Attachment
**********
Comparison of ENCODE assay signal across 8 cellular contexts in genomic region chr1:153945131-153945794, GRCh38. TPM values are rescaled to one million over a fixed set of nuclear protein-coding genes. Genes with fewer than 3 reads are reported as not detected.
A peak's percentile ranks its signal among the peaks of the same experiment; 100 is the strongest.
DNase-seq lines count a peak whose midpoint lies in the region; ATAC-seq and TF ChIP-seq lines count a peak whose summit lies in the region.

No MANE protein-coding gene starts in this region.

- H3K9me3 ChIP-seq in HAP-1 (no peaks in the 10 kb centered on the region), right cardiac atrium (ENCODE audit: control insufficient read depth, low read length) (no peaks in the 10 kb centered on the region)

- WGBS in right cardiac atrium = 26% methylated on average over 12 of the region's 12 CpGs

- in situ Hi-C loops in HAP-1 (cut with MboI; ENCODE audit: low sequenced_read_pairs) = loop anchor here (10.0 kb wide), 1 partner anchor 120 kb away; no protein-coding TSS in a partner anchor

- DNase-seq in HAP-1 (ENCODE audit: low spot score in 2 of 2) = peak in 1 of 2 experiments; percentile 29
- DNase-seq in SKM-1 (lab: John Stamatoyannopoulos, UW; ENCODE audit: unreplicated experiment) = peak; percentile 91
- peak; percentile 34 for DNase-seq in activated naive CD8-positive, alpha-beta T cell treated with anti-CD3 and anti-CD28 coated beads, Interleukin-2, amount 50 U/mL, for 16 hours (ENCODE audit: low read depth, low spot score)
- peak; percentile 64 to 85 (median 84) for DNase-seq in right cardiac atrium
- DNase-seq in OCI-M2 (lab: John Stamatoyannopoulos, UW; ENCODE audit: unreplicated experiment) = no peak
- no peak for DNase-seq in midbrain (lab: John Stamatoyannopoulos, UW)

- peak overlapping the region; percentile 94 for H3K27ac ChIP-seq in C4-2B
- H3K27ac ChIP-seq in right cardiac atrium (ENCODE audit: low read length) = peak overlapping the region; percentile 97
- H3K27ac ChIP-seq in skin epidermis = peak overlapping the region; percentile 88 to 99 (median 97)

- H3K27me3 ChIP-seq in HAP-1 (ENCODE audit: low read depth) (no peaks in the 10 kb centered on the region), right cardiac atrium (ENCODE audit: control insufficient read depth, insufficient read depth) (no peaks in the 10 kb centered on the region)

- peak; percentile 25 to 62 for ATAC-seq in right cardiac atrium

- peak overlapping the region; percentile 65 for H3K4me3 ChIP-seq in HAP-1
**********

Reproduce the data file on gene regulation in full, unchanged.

Comparison of ENCODE assay signal across 8 cellular contexts in genomic region chr1:153945131-153945794, GRCh38. TPM values are rescaled to one million over a fixed set of nuclear protein-coding genes. Genes with fewer than 3 reads are reported as not detected.
A peak's percentile ranks its signal among the peaks of the same experiment; 100 is the strongest.
DNase-seq lines count a peak whose midpoint lies in the region; ATAC-seq and TF ChIP-seq lines count a peak whose summit lies in the region.

No MANE protein-coding gene starts in this region.

- H3K9me3 ChIP-seq in HAP-1 (no peaks in the 10 kb centered on the region), right cardiac atrium (ENCODE audit: control insufficient read depth, low read length) (no peaks in the 10 kb centered on the region)

- WGBS in right cardiac atrium = 26% methylated on average over 12 of the region's 12 CpGs

- in situ Hi-C loops in HAP-1 (cut with MboI; ENCODE audit: low sequenced_read_pairs) = loop anchor here (10.0 kb wide), 1 partner anchor 120 kb away; no protein-coding TSS in a partner anchor

- DNase-seq in HAP-1 (ENCODE audit: low spot score in 2 of 2) = peak in 1 of 2 experiments; percentile 29
- DNase-seq in SKM-1 (lab: John Stamatoyannopoulos, UW; ENCODE audit: unreplicated experiment) = peak; percentile 91
- peak; percentile 34 for DNase-seq in activated naive CD8-positive, alpha-beta T cell treated with anti-CD3 and anti-CD28 coated beads, Interleukin-2, amount 50 U/mL, for 16 hours (ENCODE audit: low read depth, low spot score)
- peak; percentile 64 to 85 (median 84) for DNase-seq in right cardiac atrium
- DNase-seq in OCI-M2 (lab: John Stamatoyannopoulos, UW; ENCODE audit: unreplicated experiment) = no peak
- no peak for DNase-seq in midbrain (lab: John Stamatoyannopoulos, UW)

- peak overlapping the region; percentile 94 for H3K27ac ChIP-seq in C4-2B
- H3K27ac ChIP-seq in right cardiac atrium (ENCODE audit: low read length) = peak overlapping the region; percentile 97
- H3K27ac ChIP-seq in skin epidermis = peak overlapping the region; percentile 88 to 99 (median 97)

- H3K27me3 ChIP-seq in HAP-1 (ENCODE audit: low read depth) (no peaks in the 10 kb centered on the region), right cardiac atrium (ENCODE audit: control insufficient read depth, insufficient read depth) (no peaks in the 10 kb centered on the region)

- peak; percentile 25 to 62 for ATAC-seq in right cardiac atrium

- peak overlapping the region; percentile 65 for H3K4me3 ChIP-seq in HAP-1